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Random Glimpses of my Life Here in Namibia
21 February 2003

by Sera

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 Walking to school one morning after a heavy rainfall the previous night, I stop to look at a large frog swimming in the puddle outside the door to my classroom.  One of my female learners spies me watching it, and offers, “Miss, can I cook it for you?”

 “No thank you!” I reply, laughing.

 She persists, “But Miss, it’s very good! It tastes like chicken.”

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 I teach my 9th grade learners about using the words like and as to make comparisons, then give them an assignment to write a poem describing a part of their body by making comparisons.  I receive the following poem from a chubby-cheeked kid named Lasse:

 My CheeksLasse and his cheeks

fat like an elephant’s buttocks,
round like a rolling ball,
long like a giraffe neck,
eating like a hungry pig,
soft like me,
clean like an oshilumbu,
looking like my storage.

Note: oshilumbu means ‘white person’ in Oshindonga. I also corrected a lot of his spelling mistakes so you could understand. They confuse their L and R letters. He wrote roring (rolling), crean (clean), and stolage (storage).

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 I stay late after class one day to settle a viscous argument between several of my learners about whether or not the words returnee and repatriate have the same meaning.  I am finally able to convince them, after consulting several dictionaries, that a returnee is a person who has been repatriated (returnee is a noun, repatriate is a verb).

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 One night, our typical evening thunderstorm is particularly violent, and I am thankful once again that there aren’t tornados in Namibia, and that we live in a sturdy house.  The next morning, during our ride into town, I notice that numerous large trees are completely uprooted and have blown over.  Later, I discover a couple of trees on the school grounds have also blown over.  But nothing is wasted.  In the afternoon, I see cattle dragging large parts of the trees down the road that passes behind our house.  Someone will be adding several new huts to their homestead!

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 Riding home in a taxi on a Saturday afternoon, we stop under a tree alongside the road where a small boy is selling frogs. The frogs are strung together by a piece of sturdy grass going through all of their mouths.  The woman in the front seat buys the entire string of frogs, at a price of N$2 per frog.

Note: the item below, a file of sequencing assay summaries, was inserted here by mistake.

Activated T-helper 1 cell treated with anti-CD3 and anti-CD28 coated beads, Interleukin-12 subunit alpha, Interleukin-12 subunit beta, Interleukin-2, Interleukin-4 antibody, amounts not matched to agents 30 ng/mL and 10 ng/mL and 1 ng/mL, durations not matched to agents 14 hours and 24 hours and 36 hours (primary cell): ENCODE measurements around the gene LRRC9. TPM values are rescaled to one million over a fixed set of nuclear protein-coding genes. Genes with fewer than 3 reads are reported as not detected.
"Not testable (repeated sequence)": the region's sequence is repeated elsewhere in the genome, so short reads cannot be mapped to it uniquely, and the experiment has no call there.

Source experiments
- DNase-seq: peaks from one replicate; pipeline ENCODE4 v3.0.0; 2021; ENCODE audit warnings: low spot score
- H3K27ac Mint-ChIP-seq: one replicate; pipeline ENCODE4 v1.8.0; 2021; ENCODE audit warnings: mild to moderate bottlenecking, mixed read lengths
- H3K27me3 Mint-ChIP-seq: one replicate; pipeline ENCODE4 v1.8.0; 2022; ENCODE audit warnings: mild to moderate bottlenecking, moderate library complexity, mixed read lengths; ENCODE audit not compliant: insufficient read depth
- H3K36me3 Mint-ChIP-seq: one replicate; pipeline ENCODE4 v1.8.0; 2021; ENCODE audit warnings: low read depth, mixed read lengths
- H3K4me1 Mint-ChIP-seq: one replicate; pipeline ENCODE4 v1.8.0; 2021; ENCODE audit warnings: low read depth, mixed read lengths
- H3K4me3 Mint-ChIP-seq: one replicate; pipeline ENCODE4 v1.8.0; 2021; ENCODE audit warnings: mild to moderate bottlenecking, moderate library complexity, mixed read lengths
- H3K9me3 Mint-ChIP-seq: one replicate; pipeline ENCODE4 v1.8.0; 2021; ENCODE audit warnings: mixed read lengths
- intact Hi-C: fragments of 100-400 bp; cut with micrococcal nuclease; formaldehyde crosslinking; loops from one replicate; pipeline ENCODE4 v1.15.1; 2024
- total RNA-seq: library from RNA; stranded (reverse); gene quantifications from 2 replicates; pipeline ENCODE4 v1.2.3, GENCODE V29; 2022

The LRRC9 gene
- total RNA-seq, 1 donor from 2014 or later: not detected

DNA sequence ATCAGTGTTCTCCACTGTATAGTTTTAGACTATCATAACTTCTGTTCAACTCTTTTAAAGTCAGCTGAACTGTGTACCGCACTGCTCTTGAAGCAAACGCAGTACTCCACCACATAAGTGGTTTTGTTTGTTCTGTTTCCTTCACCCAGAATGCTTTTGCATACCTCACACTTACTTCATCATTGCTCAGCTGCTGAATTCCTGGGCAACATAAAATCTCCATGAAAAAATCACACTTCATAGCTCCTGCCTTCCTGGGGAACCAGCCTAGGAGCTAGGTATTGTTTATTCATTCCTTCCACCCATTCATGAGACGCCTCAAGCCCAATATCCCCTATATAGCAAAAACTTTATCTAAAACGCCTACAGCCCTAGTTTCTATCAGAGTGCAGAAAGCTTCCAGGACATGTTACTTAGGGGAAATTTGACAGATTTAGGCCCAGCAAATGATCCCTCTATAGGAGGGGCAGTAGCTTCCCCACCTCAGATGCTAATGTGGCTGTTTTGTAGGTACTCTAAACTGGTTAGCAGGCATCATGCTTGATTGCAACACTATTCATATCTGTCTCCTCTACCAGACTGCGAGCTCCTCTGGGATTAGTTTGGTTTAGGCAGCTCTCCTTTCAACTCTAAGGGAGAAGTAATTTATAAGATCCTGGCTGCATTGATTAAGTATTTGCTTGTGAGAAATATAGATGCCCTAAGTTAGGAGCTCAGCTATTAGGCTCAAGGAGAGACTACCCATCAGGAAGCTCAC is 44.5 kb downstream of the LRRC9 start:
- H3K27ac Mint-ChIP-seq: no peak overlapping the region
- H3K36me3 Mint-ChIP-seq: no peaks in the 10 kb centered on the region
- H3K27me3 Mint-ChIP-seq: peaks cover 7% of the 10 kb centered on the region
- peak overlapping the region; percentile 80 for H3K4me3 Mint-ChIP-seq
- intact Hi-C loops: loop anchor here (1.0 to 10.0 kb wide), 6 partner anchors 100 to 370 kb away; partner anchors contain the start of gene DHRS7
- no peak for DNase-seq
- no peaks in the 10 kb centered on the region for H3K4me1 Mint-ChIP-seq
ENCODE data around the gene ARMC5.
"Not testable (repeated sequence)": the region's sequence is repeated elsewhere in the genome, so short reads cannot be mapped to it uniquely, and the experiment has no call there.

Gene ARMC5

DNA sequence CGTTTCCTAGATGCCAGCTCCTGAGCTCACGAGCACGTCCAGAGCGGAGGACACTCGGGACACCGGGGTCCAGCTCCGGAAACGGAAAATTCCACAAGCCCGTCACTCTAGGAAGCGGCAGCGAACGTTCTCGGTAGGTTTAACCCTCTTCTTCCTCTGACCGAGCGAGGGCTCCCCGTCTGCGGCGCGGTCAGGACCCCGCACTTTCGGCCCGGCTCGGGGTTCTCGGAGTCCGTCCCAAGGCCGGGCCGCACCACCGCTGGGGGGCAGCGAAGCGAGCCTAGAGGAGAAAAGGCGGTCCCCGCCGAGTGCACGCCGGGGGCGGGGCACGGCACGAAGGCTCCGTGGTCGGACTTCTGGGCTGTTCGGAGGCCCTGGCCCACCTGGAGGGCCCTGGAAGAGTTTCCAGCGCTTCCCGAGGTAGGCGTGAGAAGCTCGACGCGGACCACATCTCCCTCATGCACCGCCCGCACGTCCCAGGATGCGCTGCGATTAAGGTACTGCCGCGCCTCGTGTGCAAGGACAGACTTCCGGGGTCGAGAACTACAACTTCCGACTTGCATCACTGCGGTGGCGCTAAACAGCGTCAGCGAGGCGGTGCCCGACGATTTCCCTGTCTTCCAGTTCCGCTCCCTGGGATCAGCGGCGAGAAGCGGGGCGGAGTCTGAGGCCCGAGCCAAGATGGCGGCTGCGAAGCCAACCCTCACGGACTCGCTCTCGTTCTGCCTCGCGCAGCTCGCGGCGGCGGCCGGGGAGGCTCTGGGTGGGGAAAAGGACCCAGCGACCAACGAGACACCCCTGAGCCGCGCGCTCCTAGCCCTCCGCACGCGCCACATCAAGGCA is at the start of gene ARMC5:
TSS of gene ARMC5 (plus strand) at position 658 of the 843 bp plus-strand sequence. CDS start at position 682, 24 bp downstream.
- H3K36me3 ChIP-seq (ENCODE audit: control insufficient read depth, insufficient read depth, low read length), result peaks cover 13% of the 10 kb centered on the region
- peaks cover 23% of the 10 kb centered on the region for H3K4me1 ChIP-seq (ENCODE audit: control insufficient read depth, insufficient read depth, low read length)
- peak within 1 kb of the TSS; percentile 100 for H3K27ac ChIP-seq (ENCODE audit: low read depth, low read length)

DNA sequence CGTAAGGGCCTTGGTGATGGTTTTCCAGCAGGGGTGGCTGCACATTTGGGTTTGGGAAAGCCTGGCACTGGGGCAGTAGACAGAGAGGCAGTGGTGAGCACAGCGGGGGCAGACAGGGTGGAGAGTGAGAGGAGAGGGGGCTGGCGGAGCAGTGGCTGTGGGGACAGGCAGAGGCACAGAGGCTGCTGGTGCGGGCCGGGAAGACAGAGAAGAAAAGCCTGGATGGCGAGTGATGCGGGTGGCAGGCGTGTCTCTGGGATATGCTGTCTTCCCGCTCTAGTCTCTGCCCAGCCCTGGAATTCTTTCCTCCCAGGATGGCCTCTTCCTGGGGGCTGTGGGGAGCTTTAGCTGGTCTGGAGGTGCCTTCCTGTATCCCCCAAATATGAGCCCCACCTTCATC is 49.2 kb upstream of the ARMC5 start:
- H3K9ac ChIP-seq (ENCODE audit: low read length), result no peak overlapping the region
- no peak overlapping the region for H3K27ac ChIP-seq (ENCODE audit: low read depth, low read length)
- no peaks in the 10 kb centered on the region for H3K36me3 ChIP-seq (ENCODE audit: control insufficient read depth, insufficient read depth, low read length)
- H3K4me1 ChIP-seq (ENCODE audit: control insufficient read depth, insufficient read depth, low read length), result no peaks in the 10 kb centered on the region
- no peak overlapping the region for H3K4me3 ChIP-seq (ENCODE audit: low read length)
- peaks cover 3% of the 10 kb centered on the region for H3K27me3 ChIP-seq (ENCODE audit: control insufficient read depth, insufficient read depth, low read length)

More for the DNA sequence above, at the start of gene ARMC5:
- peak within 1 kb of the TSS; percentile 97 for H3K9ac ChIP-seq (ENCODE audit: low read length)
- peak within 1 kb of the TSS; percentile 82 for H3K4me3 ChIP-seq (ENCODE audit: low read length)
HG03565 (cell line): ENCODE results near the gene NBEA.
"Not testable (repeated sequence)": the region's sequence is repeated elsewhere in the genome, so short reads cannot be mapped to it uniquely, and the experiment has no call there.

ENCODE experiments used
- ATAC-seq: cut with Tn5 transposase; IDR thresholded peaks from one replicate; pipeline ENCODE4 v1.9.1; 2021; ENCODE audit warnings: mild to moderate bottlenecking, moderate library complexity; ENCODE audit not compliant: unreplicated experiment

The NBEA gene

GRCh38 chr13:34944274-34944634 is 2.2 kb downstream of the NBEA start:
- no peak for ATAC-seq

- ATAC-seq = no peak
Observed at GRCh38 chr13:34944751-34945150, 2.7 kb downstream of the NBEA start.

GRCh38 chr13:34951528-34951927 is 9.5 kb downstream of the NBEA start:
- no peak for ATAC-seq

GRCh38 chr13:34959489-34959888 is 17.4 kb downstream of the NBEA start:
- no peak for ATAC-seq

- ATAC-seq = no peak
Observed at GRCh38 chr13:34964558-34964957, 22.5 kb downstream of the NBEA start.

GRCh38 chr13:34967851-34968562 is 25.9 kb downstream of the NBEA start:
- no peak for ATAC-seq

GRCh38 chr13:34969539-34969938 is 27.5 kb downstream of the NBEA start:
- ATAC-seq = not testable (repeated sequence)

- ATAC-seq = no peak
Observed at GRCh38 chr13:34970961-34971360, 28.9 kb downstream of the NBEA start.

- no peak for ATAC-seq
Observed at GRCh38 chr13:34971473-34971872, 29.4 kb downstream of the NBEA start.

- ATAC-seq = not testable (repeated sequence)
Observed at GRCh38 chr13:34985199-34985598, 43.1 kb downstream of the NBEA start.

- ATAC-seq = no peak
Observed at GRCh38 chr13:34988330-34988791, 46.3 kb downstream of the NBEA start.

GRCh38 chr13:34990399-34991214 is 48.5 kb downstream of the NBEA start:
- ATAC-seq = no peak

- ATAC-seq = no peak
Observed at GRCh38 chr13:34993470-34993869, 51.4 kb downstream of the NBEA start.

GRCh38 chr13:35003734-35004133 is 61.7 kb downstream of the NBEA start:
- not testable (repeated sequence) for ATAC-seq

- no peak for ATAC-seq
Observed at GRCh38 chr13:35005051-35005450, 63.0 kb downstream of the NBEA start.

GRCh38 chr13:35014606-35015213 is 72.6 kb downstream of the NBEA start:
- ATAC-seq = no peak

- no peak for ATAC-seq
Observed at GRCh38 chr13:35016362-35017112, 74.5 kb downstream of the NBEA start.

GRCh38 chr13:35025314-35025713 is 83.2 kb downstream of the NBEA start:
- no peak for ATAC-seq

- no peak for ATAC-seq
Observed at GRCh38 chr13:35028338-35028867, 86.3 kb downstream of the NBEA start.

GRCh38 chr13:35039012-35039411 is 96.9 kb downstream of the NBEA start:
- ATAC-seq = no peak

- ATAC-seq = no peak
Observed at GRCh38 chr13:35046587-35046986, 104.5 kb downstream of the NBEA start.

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 On Monday morning, I ask the student who brings me the newspaper, “Did you have a nice weekend?”

 “No Miss,” he says with a slight grimace.

 “Why not?” 

“My house blew away.”

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We catch one of the freak spiders (I swear it has 10 legs!) that terrorize our house. We put it in an empty peanut butter jar and feed it a wounded fly (one of the many that terrorize our house).  We watch in awe as it chews the life out of the fly.  In the absence of television, we’ve created our own violence-filled nature program. 

(Note: I later found out these are not actually spiders but are Solifugids. Click here for more information.)

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 On Wednesday, six of the boys from 11B (the same ones that ‘cleaned’ our yard last week) come over to plant gardens in our yard.  They work efficiently, digging three plots, soaking sweet potatoes, and debating on the exact correct procedure for planting the tomatoes and cucumbers.  They ask for a ruler and actually measure out the distance between seeds, according to the package directions.  Zac and I stand around, feeling like the inept city people we are.  The boys keep saying, “We are agriculturalists, Miss. Haven’t you ever studied agriculture?” 

“No.”  A herd of goats goes by.

 “Did you have goats in America, Miss?”

 “No.” 

“Do you eat donkeys?” 

“No!”

 “What soccer team do you support?”